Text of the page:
Everywhere I look, there are advertisements being thrown in my face. I see ads when I’m scrolling through Facebook or Intagram. I see them when I read the daily SnapChat magazines. I see them when I flip through actual paper magazines. I glance at marketing ploys when I am driving down the road and huge billboards creep into my peripheral vision. They are on the television, on the sides of buses, in the train station…they are everywhere! Advertisements are inescapable because they constantly bombard us on a daily basis. But, just because these advertisements are visible to me, does that mean that I am truly paying attention to them?
Half of the time when I see an advertisement, I just continue scrolling past it without being phased at all by its content. If someone were to ask me what the ad was marketing, I would not be able to answer without tapping deep into my subconscious, slightly photographic memory. So what does an advertisement have to do to grab my attention and get me to scroll back and really look at it?
First of all, visual intake, I believe, is one of the most important aspects of marketing and advertising. Let’s compare this to picking which slice of pizza to get at the pizza shop. Here I am, at the pizzeria looking at all the pizzas, trying to figure out which one will taste the best. Since I can’t try a sample of each pizza before I pick one, I use my sight to pick the best one. Which one looks like it’ll taste good? Now let’s assume that I’ve never had a slice of pizza before and I have no taste-bud memories to go off. I have to pick the pizza slice that simply looks the most appealing. I also pick the biggest slice because I’m feeling gluttonous.
In that same realm, people are drawn in to what is aesthetically pleasing to them and from what they will get the most enjoyment. The use of pictures and visuals in advertisements helps a person to visualize the product in their possession. A description of something without the visual aspect is not always enough to convince someone to engage in this advertisement. Even the use of color schemes and designs can help to attract someone’s attention if there is no picture. For instance, if I saw two advertisements that were essentially marketing the same idea or product, but one was just black text with a white background and the other had interesting font and a simple design with cool color schemes, I would be more drawn to the latter.
Next, the advertisement must be marketing something that I am personally interested in. With the advancement of social media and its growing hand in the marketing industry, it is easier for advertisers to target specific people. For example, I really needed a new pair of shoes for my birthday this summer and I was looking through every shoe website I could find. Then when I logged into Facebook, I noticed that a bunch of the ads on the side of the webpage were for websites like Aldo and Steve Madden, both very popular shoe companies. I actually experimented with this phenomenon while writing this entry. I visited about five different shoe websites and searched “shoe websites” on Google in a matter of about three minutes. I immediately logged into my Facebook account and, there it was, a shoe advertisement. At first I felt a bit weird about this, as if there were little robots spying on me through my computer and tracking my Internet whereabouts. Eventually I came to understand that this marketing strategy is actually pretty brilliant, even though it may freak me out. By keeping tabs on a person’s online activity, marketers can directly cater to his or her specific interests, which will almost guarantee that the advertisement will get attention.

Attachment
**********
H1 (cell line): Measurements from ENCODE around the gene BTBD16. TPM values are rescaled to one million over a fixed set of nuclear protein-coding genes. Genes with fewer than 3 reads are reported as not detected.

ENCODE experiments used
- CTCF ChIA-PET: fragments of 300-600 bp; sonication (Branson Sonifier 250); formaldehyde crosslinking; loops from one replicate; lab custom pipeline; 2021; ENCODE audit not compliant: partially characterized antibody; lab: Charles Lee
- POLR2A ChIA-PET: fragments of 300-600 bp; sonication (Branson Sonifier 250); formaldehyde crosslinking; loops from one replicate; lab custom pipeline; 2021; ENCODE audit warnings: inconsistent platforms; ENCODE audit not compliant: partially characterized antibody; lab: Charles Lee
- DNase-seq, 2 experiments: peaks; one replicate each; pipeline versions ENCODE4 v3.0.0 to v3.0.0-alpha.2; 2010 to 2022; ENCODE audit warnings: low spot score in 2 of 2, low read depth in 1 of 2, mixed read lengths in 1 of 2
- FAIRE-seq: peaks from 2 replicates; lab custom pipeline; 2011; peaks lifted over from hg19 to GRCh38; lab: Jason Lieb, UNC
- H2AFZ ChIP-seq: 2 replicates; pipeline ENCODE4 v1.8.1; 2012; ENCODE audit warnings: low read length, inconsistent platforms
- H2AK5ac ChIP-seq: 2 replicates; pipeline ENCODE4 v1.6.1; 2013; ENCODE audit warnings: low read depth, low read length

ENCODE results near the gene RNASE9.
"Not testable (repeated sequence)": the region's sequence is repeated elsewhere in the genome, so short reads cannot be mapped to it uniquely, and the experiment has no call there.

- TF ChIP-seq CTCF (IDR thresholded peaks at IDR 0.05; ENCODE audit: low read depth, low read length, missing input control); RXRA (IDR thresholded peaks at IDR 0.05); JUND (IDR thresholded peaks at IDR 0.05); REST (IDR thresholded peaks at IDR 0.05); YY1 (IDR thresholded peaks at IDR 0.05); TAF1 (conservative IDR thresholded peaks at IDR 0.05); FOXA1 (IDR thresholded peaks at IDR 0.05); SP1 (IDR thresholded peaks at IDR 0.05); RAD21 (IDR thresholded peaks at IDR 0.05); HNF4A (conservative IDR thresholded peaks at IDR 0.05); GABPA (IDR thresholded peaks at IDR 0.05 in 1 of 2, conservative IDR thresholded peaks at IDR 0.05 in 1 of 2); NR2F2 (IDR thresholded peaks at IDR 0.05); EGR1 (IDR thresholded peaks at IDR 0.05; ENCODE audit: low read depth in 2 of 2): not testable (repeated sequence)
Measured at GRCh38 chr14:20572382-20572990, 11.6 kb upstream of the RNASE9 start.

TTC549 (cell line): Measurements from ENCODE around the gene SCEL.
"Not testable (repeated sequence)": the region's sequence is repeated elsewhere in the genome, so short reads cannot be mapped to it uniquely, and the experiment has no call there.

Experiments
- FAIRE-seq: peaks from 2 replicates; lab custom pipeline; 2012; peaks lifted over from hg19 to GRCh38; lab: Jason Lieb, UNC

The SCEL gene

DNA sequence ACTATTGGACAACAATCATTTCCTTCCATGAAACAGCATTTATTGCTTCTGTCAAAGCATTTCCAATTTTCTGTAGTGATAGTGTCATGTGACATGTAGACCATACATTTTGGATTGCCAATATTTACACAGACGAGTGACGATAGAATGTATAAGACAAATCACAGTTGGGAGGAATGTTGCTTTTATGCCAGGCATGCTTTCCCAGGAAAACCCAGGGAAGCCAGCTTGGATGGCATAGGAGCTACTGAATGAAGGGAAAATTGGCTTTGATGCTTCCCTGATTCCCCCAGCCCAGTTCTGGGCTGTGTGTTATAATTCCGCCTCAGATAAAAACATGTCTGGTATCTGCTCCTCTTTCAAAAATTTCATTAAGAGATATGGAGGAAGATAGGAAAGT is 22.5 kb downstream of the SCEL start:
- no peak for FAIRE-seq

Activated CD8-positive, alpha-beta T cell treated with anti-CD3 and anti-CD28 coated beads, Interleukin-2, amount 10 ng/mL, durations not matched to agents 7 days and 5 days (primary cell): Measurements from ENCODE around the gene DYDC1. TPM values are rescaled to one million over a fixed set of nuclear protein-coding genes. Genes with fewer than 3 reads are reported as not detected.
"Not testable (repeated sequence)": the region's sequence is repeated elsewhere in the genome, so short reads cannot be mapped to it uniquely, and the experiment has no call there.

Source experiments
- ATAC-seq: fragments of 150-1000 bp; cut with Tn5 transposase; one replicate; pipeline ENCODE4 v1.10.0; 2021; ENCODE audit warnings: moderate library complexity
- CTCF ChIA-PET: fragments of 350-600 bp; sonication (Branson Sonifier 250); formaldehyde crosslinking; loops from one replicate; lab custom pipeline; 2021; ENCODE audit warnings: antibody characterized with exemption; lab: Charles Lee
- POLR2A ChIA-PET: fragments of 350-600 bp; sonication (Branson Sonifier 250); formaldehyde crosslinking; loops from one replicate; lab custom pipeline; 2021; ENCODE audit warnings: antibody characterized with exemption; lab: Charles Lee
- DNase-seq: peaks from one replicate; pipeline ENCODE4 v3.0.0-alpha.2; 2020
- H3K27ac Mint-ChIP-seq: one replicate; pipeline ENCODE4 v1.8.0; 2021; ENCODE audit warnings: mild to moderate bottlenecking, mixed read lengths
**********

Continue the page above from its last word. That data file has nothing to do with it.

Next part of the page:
Another way that advertisers get my attention is through representation. If I see an advertisement featuring someone who looks like me or if something that aligns with my identities is being marketed, then I will be more intrigued. For example, advertisements featuring women or people of color will often get my attention because I identify with both of those social groups and what is being marketed may be beneficial or important to me. Marketers can do this on a larger scale by analyzing who uses or engages in what platforms of media in a specific place and at a certain time. These marketers then have a better way of targeting specific groups of people that may benefit from what they are advertising.
Another way in which marketers receive attention is by appealing to the general public. Marketers who place their ads on websites, magazines, or Internet articles that have (or will have) high engagement will most likely gain more attention. One example is Time magazine’s reporting on Facebook’s new addition, the “dislike” button. The dislike button has always been a feature that many people wanted on Facebook but was constantly deemed a “no-go” by its founder and CEO, Mark Zuckerberg. I don’t think the marketers of this article had to try very hard to make this article get attention. The words “dislike button” were definitely enough to grab mine. I think the marketers that chose to place their ads on this page were very smart to do so because so many people are going to be clicking on that article and will see and maybe lend their attention to a few of the several ads on the webpage.
Ultimately, advertisers and marketers have to fight their hardest to get people’s attention. They must try to appeal to people as individuals and as a unit. They must also stay current in order to know what people will be interested in enough to actually pay attention to it. With our ever-evolving culture, advertisers and marketers really have to stay on top of their game to make people stop what their doing and truly look at what they have to offer.